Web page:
You have an impressive resume and you’re sure you’re a great fit for the job, but the interview can make or break your chances.
New research by the staffing service The Creative Group highlights five common gaffes that could cost you the job. The national study asked executives about the most common deal breakers that would immediately discount an interviewee from consideration, and revealed the top five responses.
Though it can be tempting to browse your phone while sitting in the waiting room, this simple maneuver can leave a negative taste in the hiring manager’s mouth. “It shows a lack of respect for what you’re there for,” says Diane Domeyer, executive director of The Creative Group. “It enforces that perhaps the job is not your top priority.” In order to resist the urge to check your Facebook updates while you wait, turn off your phone and put it away. Instead, to keep yourself occupied, Domeyer suggests paying attention to your surroundings, reading any material lying around about the company, looking at accolades on the wall, or flipping through brochures.
Hanging around the waiting room is also a good opportunity to make contact with the receptionist. Although it didn’t make the top-five-mistakes list, Domeyer says being rude to the receptionist is a common error made by interviewees. Although the receptionist may not have a say in who gets hired for the position, Domeyer says never assume they won’t make a comment to the hiring manager, either positive or negative, about you that could sway a decision.
“Showing up even a few minutes late might signal to the hiring manger that you have little regard for his or her schedule,” says Domeyer. It also may give the impression that you’re inclined to be tardy, especially if you show up late without acknowledging it. Most companies expect interviewees to show up 10 to 15 minutes before their interview. To avoid being late, do a test run a day or two in advance of your interview to make sure you know the route and traffic pattern.
Although we live in a digital world, it’s always a good idea to come with extra print copies of your resume, especially in case the hiring manager decides to invite someone else to the interview who hasn’t yet seen your resume. Bringing along your portfolio and copies of references is also a good idea to show that you’re prepared to move forward with the job should an offer be forthcoming. Domeyer recommends pre-clearing references before the interview so they’re ready to be contacted.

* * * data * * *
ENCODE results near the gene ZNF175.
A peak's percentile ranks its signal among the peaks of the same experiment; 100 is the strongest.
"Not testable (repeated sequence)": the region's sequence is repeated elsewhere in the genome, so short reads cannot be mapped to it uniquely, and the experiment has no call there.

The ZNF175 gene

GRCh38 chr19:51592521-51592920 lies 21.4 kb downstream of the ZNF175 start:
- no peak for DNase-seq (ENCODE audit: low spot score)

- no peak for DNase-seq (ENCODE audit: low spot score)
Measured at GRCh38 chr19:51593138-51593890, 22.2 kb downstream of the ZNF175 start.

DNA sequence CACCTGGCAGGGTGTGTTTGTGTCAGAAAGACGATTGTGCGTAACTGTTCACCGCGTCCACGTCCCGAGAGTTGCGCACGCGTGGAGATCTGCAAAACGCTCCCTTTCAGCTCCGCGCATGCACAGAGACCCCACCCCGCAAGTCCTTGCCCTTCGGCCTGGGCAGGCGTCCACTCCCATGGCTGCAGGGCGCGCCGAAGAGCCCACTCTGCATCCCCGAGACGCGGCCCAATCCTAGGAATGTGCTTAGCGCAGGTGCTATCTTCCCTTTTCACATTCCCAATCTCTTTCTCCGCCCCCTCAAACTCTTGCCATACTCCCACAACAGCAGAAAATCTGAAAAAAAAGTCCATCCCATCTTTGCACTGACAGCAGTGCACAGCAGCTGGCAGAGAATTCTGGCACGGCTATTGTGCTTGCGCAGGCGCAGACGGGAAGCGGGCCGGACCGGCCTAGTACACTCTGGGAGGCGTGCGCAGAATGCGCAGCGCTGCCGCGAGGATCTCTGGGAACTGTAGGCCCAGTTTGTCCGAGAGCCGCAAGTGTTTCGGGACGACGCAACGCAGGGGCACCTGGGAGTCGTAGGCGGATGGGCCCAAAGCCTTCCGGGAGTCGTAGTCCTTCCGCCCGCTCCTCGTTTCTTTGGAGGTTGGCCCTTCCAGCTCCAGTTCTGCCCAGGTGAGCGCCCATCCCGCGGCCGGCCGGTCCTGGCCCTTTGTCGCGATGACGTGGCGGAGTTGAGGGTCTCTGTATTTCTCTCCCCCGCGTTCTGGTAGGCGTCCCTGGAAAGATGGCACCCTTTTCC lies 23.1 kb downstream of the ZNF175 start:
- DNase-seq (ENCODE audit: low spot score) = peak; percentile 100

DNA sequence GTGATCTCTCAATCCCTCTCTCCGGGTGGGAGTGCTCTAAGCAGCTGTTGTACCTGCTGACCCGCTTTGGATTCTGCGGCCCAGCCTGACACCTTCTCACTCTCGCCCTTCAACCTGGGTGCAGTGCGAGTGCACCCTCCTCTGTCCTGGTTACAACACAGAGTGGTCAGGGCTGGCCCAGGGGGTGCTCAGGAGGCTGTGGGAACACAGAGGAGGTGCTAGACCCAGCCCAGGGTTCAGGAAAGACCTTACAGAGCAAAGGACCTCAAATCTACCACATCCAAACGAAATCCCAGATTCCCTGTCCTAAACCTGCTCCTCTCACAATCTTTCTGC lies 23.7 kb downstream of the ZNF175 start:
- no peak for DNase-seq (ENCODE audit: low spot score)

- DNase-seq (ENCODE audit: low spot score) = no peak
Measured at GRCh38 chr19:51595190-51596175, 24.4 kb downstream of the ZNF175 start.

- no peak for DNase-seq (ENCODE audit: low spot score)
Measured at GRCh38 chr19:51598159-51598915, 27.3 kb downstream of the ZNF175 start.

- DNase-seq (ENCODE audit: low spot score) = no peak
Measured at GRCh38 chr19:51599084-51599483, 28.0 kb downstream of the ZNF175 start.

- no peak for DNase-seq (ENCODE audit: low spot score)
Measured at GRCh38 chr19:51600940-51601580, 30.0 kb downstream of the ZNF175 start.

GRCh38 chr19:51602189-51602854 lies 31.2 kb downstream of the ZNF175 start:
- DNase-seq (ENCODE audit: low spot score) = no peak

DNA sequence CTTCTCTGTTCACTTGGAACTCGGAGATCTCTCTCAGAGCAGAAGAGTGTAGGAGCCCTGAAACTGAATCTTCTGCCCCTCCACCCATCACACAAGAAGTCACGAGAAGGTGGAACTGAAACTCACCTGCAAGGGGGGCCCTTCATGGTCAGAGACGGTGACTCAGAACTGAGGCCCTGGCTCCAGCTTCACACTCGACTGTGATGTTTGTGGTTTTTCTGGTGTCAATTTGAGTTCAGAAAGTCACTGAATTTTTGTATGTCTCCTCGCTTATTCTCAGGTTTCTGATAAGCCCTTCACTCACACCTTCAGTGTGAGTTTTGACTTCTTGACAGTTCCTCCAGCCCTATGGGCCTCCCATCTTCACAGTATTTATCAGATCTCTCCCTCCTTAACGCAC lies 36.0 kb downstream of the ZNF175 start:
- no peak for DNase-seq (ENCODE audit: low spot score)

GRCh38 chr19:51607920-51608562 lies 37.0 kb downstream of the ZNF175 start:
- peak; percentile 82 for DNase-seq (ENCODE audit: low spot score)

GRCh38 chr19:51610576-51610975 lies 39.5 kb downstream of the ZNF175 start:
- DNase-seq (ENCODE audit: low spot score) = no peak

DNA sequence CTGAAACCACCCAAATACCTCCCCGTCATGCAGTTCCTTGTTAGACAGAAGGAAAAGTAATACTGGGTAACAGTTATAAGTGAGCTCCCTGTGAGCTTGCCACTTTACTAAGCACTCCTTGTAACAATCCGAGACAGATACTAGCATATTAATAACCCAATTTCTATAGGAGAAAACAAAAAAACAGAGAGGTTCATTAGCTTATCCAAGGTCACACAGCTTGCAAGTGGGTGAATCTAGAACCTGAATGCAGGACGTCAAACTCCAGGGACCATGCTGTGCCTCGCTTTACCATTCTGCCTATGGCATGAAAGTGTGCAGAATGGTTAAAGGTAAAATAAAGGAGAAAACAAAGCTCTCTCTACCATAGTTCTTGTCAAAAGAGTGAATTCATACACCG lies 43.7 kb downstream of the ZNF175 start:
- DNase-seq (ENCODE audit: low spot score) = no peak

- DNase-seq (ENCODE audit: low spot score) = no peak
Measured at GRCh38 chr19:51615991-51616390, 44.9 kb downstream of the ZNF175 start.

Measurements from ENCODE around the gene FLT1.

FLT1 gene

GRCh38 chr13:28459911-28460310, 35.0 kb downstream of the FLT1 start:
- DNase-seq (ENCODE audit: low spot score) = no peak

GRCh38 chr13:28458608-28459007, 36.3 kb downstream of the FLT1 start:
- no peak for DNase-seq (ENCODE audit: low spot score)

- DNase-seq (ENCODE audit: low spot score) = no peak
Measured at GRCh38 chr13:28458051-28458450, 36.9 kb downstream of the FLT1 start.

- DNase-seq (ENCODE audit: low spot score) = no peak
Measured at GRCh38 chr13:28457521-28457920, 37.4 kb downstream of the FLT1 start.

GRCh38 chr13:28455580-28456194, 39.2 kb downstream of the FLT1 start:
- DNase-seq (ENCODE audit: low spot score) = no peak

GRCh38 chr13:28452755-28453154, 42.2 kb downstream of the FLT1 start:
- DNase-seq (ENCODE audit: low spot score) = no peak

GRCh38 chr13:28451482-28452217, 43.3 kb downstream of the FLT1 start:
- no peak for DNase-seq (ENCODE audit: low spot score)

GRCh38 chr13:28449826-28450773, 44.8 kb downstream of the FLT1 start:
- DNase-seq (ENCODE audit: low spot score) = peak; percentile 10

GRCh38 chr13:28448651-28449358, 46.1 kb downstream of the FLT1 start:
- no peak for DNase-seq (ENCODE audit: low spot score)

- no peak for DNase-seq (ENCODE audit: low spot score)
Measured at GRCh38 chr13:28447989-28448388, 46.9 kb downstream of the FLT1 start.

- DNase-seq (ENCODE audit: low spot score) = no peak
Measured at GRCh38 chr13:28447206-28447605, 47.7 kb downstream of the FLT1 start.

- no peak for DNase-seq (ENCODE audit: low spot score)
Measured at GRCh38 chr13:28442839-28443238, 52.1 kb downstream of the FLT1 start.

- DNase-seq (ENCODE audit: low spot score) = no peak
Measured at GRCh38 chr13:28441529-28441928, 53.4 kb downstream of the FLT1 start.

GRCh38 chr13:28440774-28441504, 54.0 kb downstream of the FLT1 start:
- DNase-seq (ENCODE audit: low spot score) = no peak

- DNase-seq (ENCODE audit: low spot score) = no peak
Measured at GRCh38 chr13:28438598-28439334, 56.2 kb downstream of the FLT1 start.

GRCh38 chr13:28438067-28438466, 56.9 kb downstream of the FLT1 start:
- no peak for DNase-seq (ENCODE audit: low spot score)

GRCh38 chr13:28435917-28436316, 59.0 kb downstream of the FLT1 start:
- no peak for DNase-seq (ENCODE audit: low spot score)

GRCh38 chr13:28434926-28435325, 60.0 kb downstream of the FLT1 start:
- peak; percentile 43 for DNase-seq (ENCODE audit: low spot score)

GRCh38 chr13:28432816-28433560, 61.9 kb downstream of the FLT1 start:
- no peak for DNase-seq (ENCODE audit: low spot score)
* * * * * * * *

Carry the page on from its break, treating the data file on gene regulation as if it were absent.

You may be interviewing for a laid-back company where jeans and T-shirts are the norm, but Domeyer says that doesn’t mean you should show up for your interview in your Saturday casuals. “The expectation in an interview is that you’re putting your best foot forward,” she says.
“Even if it’s a casual environment, you want to choose an outfit that’s slightly more formal than what you might wear in your day-to-day at the office.” When choosing an outfit, remember, there’s more of a danger in appearing underdressed than overdressed, so go ahead and pull out your Sunday best.
You may have plenty of reasons for leaving your current job–maybe you don’t get along with your boss, you hate your coworkers, or the company treats employees poorly–but you shouldn’t bring all that negative baggage to your interview.
Bad-mouthing your previous company or supervisor may lead hiring managers to question your professionalism and attitude, even if your complaints are valid. When asked why you left your last job, Domeyer says it’s best to take the high road and simply say it was time to move on and look for another opportunity that was a better fit for your professional goals.